Our second look at recent studies and findings in the world of body and movement science!
Welcome back to Body Mechanics Study Corner where we do all the research so you don’t have to! Actually, Matt does all the research. Normally he does this to satiate his own thirst for knowledge and drive to learn any findings that could make him a better massage therapist, but once again we are offering up the fruits of his labor up to you all. We hope you find it enlightening and interesting.
What are the Major Contributing Factors to Osteoarthritis Knee Pain?
Many people suffer with knee pain and many people are given a list of different things that could be causing that pain. Todd Hargrove, of Physio Network, sought out to get to the bottom at the issue and find the real root of the issue. He analyzed a study comparing general health workshops, high load strength training, and low load strength training for people with knee osteoarthritis, to see which method produced the most relief. Interestingly, he found that all three methodologies produced about the same amount of results, meaning the most important factor was the work being something the person would actually do consistently. These findings debunk the notions of “wear and tear” being the vague, inevitable, problem causing these osteoarthritis knee issues.
Pinpointing Pain Along the Scapula
In the video above, physical therapist Marc Surdyka DPT discusses why most pain felt along the medial border of the scapula is actually referred from the structures of the neck. Without addressing habitually poor conditions such as sleep quantity and quality, and a lack of breaks when sitting for a long time, chronic shoulder pain will return no matter how much you roll your back out and stretch.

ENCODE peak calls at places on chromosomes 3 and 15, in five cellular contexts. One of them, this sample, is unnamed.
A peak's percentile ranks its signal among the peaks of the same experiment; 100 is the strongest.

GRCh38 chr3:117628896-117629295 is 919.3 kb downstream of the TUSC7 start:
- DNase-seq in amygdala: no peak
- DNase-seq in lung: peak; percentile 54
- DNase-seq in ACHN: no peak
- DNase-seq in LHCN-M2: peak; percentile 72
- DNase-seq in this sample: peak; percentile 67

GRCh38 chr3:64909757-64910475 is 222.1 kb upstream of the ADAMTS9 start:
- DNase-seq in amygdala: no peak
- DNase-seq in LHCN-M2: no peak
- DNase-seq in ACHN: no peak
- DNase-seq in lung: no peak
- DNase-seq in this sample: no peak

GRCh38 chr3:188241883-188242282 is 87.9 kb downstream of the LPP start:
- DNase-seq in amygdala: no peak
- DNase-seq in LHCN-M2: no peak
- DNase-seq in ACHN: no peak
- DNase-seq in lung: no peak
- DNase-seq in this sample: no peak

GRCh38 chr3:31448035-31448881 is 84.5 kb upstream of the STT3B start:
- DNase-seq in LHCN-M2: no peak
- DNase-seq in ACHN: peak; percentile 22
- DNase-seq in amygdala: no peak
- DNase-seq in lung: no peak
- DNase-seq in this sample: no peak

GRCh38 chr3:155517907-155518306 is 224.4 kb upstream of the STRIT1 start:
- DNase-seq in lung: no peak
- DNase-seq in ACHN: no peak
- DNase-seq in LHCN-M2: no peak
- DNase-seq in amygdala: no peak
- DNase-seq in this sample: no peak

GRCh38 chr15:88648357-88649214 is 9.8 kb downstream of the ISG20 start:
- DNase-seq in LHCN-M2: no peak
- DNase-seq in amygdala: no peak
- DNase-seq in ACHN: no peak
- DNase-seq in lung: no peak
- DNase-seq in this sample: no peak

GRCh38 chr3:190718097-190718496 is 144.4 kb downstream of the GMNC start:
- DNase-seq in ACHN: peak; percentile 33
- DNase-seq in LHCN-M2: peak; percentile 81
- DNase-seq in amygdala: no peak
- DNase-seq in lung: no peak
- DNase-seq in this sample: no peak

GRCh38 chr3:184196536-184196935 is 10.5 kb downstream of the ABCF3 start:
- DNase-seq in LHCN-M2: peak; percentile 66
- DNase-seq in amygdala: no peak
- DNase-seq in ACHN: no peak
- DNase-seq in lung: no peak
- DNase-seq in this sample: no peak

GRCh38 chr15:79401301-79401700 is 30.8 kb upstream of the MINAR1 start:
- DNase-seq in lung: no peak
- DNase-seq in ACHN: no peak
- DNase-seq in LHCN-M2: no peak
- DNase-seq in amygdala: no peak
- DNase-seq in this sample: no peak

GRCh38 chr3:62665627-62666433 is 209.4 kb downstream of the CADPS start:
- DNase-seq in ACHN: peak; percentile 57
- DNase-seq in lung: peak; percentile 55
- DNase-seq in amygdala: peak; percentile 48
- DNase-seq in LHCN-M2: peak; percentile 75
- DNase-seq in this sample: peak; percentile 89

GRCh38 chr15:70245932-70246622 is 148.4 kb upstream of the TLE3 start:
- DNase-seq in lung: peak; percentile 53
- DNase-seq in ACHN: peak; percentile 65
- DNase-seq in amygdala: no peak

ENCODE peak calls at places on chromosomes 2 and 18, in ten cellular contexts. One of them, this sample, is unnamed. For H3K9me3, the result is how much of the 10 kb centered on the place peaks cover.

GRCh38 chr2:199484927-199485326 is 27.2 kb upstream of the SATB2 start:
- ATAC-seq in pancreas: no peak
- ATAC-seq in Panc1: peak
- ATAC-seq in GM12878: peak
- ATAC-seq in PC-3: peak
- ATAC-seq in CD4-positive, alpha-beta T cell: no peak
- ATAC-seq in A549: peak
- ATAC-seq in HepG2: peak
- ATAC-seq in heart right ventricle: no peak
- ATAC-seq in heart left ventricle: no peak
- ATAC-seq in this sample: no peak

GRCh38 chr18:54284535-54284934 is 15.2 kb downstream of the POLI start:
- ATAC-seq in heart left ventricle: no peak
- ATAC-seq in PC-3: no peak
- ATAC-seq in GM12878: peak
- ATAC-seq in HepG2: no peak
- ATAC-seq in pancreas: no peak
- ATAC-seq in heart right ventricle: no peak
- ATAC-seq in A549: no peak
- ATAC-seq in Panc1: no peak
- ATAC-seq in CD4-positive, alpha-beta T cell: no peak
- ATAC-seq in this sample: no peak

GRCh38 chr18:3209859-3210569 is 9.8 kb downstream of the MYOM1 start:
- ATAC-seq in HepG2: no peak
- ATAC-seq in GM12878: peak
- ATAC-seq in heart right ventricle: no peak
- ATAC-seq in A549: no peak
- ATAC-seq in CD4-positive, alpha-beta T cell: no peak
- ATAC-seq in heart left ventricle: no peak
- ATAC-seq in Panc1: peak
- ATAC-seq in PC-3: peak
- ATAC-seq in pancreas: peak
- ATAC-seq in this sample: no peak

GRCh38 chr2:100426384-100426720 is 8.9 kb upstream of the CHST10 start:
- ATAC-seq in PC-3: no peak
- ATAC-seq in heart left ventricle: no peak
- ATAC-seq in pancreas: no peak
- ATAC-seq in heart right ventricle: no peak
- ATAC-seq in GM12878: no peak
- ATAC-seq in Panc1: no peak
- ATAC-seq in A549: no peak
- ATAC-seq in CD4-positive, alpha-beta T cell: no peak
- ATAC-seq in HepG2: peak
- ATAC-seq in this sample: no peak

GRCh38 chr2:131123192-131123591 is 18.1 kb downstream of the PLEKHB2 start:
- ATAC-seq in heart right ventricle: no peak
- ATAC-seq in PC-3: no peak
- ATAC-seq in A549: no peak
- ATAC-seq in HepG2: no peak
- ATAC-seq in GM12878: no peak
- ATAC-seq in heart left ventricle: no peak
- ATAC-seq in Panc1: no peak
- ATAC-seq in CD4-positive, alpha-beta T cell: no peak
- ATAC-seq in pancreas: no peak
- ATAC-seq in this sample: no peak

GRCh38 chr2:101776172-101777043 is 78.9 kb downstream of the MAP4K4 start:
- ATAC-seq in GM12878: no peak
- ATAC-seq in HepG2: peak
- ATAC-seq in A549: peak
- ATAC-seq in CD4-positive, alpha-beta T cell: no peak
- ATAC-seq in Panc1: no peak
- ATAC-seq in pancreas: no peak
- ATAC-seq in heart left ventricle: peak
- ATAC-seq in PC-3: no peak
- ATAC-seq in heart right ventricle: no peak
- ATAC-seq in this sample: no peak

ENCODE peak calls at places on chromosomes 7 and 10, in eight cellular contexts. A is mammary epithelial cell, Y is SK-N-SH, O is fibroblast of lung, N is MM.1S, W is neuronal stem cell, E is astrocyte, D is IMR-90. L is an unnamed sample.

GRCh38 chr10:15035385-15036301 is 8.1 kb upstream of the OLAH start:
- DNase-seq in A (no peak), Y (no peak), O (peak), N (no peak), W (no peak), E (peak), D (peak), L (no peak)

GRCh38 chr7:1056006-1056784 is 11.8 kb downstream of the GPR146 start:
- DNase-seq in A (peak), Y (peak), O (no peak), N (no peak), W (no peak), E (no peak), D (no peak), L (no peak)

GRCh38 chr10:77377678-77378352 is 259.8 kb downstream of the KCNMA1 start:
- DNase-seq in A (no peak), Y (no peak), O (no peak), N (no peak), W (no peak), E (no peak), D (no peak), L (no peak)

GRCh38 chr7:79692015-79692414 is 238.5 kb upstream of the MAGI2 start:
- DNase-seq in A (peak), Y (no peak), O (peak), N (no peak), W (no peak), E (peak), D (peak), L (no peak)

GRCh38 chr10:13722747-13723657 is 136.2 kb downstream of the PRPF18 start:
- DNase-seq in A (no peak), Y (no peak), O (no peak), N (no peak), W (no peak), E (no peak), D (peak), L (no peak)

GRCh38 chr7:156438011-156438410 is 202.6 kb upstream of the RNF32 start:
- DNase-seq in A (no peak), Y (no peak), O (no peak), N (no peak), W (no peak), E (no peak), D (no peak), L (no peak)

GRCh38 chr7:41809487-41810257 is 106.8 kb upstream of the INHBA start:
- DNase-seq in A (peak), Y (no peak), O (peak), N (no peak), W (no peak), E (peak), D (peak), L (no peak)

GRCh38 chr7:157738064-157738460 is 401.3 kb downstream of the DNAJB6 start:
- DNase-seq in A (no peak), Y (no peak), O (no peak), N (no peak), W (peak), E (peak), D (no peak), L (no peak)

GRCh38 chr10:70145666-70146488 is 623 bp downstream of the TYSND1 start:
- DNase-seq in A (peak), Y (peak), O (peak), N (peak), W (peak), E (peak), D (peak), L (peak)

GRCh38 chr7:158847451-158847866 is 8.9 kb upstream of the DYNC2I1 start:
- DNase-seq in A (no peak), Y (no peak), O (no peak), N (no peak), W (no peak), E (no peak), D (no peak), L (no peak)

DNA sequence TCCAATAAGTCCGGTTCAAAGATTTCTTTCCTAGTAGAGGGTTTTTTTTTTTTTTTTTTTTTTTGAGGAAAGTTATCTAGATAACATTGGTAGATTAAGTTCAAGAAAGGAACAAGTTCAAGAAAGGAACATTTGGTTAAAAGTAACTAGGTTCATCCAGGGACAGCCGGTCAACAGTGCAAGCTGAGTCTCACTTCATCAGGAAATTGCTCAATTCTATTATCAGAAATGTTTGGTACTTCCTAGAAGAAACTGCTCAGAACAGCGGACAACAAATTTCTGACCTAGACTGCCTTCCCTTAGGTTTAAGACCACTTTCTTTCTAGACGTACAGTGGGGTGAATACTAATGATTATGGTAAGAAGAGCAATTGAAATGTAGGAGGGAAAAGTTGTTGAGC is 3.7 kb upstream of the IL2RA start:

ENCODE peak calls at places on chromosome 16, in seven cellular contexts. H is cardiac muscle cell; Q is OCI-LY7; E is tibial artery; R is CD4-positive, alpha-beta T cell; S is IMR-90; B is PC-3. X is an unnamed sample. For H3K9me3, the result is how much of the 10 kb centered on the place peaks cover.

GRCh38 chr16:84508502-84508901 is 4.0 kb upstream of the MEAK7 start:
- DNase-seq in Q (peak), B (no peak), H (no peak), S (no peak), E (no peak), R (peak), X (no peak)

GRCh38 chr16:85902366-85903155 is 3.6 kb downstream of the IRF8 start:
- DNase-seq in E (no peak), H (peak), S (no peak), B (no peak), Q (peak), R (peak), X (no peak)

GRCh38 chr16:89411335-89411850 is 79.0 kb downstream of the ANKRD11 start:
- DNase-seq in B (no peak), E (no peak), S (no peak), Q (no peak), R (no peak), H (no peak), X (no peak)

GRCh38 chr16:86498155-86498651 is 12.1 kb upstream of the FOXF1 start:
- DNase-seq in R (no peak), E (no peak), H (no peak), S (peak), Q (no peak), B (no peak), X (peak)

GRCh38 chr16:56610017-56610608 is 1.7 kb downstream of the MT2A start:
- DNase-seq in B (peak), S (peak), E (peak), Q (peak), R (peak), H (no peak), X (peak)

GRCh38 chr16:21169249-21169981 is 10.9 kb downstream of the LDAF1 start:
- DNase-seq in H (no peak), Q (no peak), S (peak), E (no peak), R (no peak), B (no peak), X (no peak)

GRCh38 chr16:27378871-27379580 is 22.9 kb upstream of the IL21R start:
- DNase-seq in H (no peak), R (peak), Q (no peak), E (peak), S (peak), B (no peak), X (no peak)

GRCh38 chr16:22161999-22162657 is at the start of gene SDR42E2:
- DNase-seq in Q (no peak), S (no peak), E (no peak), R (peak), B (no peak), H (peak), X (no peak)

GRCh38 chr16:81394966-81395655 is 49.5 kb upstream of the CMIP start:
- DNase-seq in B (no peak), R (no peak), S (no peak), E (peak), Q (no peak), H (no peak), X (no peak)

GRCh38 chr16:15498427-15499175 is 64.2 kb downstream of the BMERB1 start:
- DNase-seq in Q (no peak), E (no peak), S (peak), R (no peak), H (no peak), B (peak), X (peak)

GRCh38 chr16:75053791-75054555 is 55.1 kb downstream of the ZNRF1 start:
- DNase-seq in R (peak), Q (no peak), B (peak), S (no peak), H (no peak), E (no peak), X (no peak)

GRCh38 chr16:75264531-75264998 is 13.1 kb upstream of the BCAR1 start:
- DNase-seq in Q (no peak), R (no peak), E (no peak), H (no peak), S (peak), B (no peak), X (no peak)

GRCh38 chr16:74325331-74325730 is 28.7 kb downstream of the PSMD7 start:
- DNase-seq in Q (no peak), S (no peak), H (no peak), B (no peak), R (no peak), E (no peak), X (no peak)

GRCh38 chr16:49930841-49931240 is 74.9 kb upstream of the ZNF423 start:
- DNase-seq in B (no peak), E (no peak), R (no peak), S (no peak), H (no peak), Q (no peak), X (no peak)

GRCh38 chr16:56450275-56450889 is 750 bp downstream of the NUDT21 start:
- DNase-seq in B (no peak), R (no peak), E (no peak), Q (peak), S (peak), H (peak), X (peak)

Interview with Dr. Mark Laslett on SI Joint Pain
This is a long one, but if you’re interested in Sacroiliac Joint pain then this is the video for you! Sports therapist Matt Phillips interviews Mark Laslett PT PhD about all things SI joint pain. Dr. Laslett is a true giant in the world of musculoskeletal physiotherapy, with over 50 years of experience as both a treating clinician and research scientist. Dr Laslett discusses the extra joint pain women feel when pregnant and theorizes that the cause of SI joint pain may, in fact, be chemical and not physical!
What’s Really Helping Our Back Pain After Exercise
Working out and getting a massage to address your lower back issues are a surefire path to pain relief, right? Maybe not! This systematic review examined 16 studies to see if the reason exercise therapy really improves pain and disability levels in people. Surprisingly, the takeaway here is that brain functions and psychological health may have a bigger impact on chronic back pain, than regular exercise.
Will Clients Do Their Homework?
Home-care is an important part of healing and strengthening. But what can we, as massage therapists, do to get clients to actually do the work at home? A study found at the National Library of Medicine tracked the progress of over a hundred military service people in physical therapy. It found that the recovering clients who had 4 or more exercises were far less likely to complete their at home work than the ones who were given only 2. From this, healthcare providers can see that it’s more important to be practical with a client’s home care notes, instead of giving them a long regimen of all the most effective exercises.
Thanks for reading! Use the comments below to let us know what findings you found most interesting or if you have a contradictory idea about anything here. Also, let us know if you want to see a certain theory researched or explained in our next post.